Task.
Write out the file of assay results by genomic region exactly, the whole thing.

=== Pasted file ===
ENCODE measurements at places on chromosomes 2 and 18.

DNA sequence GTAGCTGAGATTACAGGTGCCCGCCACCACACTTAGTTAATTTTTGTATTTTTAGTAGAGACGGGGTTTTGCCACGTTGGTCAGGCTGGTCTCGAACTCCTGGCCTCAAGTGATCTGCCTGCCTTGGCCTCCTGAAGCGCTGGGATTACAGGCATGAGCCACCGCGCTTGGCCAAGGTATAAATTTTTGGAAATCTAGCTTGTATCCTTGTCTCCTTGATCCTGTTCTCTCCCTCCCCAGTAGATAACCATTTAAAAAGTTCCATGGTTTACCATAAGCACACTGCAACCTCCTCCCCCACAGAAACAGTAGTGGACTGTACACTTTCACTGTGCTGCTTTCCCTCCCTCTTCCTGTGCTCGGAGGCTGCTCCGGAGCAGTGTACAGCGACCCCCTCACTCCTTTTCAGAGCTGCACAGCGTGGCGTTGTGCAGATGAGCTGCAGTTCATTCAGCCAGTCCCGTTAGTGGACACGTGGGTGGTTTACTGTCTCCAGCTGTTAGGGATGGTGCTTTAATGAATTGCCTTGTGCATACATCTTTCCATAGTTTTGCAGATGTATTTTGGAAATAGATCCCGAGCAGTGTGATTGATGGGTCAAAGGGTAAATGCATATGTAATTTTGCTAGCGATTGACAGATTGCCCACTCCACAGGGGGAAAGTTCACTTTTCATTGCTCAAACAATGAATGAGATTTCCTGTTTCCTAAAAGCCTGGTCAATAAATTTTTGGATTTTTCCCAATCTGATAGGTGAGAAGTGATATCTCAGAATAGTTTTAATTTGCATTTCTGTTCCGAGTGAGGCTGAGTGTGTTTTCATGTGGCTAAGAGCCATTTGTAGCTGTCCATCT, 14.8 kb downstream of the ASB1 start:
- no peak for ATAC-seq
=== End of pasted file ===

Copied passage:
ENCODE measurements at places on chromosomes 2 and 18.

DNA sequence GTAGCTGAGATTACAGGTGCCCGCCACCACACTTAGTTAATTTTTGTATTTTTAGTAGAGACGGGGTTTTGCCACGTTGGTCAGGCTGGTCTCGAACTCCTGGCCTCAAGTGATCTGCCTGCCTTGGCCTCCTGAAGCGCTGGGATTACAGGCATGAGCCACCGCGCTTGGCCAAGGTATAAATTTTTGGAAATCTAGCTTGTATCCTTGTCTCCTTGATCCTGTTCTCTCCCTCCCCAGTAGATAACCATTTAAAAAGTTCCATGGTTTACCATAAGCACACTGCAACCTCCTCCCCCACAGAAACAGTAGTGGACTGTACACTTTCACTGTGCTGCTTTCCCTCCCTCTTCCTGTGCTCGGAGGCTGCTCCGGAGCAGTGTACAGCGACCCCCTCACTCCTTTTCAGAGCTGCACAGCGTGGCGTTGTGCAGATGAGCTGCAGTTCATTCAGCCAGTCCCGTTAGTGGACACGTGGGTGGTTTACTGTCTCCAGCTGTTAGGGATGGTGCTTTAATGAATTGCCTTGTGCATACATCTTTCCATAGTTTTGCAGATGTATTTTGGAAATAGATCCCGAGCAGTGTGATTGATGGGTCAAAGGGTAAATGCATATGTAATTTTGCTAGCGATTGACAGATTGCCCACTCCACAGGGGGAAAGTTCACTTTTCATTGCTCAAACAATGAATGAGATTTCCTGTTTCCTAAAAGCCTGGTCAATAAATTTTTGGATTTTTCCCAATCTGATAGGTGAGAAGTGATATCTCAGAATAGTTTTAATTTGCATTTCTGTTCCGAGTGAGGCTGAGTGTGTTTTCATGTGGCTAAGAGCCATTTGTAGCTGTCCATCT, 14.8 kb downstream of the ASB1 start:
- no peak for ATAC-seq